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HENAAC honors Corps employees at national conference

Los Angeles District
Published Oct. 27, 2017
Maj. Gen. Michael Wehr, deputy commanding general for the U.S. Army Corps of Engineers, presents Great Minds in STEM awards to (from left) Juan Dominguez, Mayra Flores and Carlos Gonzalez at the 29th annual Hispanic Engineer National Achievement Awards Corporation conference Oct. 18 to 22 in Pasadena, California.

Maj. Gen. Michael Wehr, deputy commanding general for the U.S. Army Corps of Engineers, presents Great Minds in STEM awards to (from left) Juan Dominguez, Mayra Flores and Carlos Gonzalez at the 29th annual Hispanic Engineer National Achievement Awards Corporation conference Oct. 18 to 22 in Pasadena, California.

PASADENA, Calif. – Great Minds in STEM has a long tradition of honoring civilian and uniformed military personnel in the fields of science, technology, engineering and mathematics.

During the 29th annual Hispanic Engineer National Achievement Awards Corporation conference Oct. 18 to 22 here, three U.S. Army Corps of Engineers employees received recognition for their outstanding performance in support of that program.

Carlos Gonzalez, a research civil engineer at the Engineering Systems and Materials Division, Geotechnical and Structures Laboratory, U.S. Army Engineer Research & Development Center, received the HENAAC 2017 Award for Outstanding Technical Achievement.

The award recognizes individuals who have made a significant technological contribution to STEM through key research or by having designed, developed, managed or assisted in the development of a product, service, system or intellectual property.

The STEM Military and Civilian Hero Awards were established in 2010 in partnership with the U.S. Department of Defense.

Through these awards, Great Minds in STEM pays tribute to outstanding individuals who protect servicemen and women everyday with technological advancements used around the globe. They are diverse in the work they do, ensuring the growth and maintenance of the infrastructure of the country, national security and the protection of freedom.

This year, Mayra Flores, a civil engineer with the New Orleans District, and Juan Dominguez, a regional technical specialist cost engineer with the Los Angeles District, received that honor.

Flores is a civil engineer at the Corps’ Inspection of Completed Works Project with the New Orleans District. She delivers engineering services on flood, hurricane and storm damage risk reduction systems that comprise 1,800 miles of levees, floodwalls and flood control structures protecting southeast Louisiana.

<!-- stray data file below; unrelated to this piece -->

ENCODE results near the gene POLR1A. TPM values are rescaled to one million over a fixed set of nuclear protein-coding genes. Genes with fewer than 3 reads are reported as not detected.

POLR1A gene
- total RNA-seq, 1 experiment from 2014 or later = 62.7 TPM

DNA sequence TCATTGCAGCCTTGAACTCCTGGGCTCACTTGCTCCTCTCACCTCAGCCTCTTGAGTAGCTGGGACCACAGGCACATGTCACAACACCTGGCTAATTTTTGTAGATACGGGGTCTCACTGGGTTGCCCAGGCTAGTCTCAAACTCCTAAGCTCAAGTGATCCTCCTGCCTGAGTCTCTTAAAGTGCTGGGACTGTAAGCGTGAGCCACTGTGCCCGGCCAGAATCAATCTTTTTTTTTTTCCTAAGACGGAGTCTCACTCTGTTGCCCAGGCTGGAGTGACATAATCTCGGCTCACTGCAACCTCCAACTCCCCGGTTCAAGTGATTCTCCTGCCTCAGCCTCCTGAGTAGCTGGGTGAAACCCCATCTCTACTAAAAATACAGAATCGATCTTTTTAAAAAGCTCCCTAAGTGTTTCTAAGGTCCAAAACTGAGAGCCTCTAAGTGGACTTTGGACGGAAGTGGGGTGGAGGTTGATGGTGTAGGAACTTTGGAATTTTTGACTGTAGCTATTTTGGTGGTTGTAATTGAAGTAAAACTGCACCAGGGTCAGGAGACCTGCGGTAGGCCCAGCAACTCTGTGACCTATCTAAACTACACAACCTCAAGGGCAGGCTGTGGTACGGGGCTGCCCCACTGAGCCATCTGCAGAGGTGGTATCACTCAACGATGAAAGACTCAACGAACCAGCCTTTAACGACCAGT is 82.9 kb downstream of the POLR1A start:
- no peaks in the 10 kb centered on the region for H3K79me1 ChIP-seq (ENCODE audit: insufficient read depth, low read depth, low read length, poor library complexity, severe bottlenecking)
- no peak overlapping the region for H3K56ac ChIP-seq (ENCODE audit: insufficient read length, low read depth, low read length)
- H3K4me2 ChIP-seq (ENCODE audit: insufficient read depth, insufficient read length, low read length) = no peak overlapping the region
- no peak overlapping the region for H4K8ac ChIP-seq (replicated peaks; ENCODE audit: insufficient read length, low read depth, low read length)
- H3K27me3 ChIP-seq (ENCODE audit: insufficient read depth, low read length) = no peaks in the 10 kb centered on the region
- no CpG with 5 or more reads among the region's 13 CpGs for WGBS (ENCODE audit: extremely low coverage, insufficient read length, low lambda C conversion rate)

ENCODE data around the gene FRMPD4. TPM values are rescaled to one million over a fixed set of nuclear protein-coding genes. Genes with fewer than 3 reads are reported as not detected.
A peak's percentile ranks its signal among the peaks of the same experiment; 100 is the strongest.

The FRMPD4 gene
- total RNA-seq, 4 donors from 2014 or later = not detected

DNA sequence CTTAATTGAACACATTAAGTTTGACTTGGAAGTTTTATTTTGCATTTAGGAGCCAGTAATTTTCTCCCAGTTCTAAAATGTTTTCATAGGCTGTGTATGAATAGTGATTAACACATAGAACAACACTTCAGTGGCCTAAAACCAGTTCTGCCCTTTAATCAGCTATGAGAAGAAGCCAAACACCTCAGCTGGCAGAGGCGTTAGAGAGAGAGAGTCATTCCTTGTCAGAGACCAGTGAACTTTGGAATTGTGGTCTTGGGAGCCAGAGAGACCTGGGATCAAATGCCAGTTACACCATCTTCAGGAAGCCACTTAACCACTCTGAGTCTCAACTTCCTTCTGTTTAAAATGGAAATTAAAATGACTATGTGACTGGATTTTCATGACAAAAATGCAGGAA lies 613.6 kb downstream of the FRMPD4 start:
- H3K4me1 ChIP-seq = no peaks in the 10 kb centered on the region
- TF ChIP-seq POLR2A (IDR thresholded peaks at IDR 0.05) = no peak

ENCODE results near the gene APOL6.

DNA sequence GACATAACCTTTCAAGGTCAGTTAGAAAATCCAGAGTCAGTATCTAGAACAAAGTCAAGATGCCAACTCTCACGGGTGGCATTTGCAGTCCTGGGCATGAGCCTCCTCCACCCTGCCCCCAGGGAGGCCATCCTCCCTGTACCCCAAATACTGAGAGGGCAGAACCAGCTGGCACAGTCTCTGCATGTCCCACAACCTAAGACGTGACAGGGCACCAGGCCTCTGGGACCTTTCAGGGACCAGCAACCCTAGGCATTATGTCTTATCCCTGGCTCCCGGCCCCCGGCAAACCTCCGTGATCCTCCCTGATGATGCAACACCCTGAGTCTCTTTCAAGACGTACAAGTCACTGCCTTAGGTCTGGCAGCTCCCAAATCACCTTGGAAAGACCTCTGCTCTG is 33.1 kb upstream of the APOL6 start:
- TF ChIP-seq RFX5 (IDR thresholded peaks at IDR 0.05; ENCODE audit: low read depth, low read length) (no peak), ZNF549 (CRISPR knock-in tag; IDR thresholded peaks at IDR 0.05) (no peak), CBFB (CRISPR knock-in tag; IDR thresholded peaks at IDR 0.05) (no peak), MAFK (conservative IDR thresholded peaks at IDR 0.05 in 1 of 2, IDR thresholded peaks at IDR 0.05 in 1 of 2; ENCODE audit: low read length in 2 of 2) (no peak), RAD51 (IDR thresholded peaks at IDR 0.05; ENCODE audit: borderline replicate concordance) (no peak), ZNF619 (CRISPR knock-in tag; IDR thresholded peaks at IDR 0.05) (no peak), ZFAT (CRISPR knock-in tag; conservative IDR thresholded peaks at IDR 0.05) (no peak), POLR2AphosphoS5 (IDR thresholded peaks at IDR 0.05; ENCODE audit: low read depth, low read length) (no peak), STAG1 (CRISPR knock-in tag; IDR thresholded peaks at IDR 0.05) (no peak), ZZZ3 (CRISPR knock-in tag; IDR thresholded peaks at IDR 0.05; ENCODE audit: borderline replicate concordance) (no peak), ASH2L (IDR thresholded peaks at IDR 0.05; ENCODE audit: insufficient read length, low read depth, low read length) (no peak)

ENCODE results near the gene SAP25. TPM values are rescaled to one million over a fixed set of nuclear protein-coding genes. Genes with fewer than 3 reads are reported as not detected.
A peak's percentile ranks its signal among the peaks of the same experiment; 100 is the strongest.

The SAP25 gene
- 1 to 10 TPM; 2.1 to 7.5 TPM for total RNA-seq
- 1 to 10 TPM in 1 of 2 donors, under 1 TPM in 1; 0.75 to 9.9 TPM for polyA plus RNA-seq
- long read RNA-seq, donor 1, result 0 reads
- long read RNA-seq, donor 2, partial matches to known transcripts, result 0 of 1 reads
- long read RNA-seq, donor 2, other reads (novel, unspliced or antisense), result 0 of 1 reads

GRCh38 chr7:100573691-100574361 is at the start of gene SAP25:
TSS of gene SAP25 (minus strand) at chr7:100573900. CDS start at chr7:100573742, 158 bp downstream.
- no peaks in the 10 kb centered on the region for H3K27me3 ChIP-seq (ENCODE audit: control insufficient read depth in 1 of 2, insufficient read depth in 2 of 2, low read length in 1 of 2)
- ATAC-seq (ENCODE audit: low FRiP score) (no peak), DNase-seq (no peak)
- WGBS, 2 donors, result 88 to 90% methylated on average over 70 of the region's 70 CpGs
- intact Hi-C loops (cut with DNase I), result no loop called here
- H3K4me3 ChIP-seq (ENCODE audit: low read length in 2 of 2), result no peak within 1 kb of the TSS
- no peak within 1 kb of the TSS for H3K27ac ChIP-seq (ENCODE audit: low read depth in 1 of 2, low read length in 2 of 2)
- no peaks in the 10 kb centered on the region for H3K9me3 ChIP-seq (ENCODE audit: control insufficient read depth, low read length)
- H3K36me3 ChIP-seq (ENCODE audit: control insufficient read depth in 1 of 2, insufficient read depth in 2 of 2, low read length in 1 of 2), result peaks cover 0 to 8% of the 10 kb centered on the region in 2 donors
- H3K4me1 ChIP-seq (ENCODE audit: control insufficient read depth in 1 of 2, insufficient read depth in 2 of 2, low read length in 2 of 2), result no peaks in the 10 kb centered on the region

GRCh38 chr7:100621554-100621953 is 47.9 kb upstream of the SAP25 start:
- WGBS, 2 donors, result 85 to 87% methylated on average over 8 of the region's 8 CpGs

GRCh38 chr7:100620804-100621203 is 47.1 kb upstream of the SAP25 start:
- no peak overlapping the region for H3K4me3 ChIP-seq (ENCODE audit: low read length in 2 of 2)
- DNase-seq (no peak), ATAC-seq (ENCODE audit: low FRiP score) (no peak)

Her Hero Award recognized her achievements, dedication and selfless service as a Hispanic engineer and for serving as a role model for others to follow.

Dominguez has applied his skills, expertise and attention to high-volume workload programs, routinely being assigned large and highly complex projects critical to the Corps’ successful execution of its military, civil and environmental missions. He also mentors other estimators and reviews their technical work products for sufficiency.

“My job consists of developing independent government estimates for new procurements and modifications, total project cost estimates for planning and project control, cost and schedule risk analyses, and initiating new methods and procedures for cost engineering, among other things,” Dominguez said.

Dominguez has been a key member of the Cost Engineering Section for 25 years and the Cost Engineer steward of the Santa Ana River Project, a $2-billion effort that has spanned 50 years.

His devotion to the practice has helped elevate the cost-engineering function as a critical part in accomplishing the military, civil works and environmental missions of the Corps.

"The people of USACE bring unmatched talent in engineering solutions for our nation’s toughest challenges. Our HENAAC award winners inspire others to pursue STEM education and careers,” said Maj. Gen. Michael Wehr, deputy commanding general for the U.S. Army Corps of Engineers. “They are role models in their communities, and they do amazing work for the Corps. I am grateful for their continued service and incredibly proud of their achievements."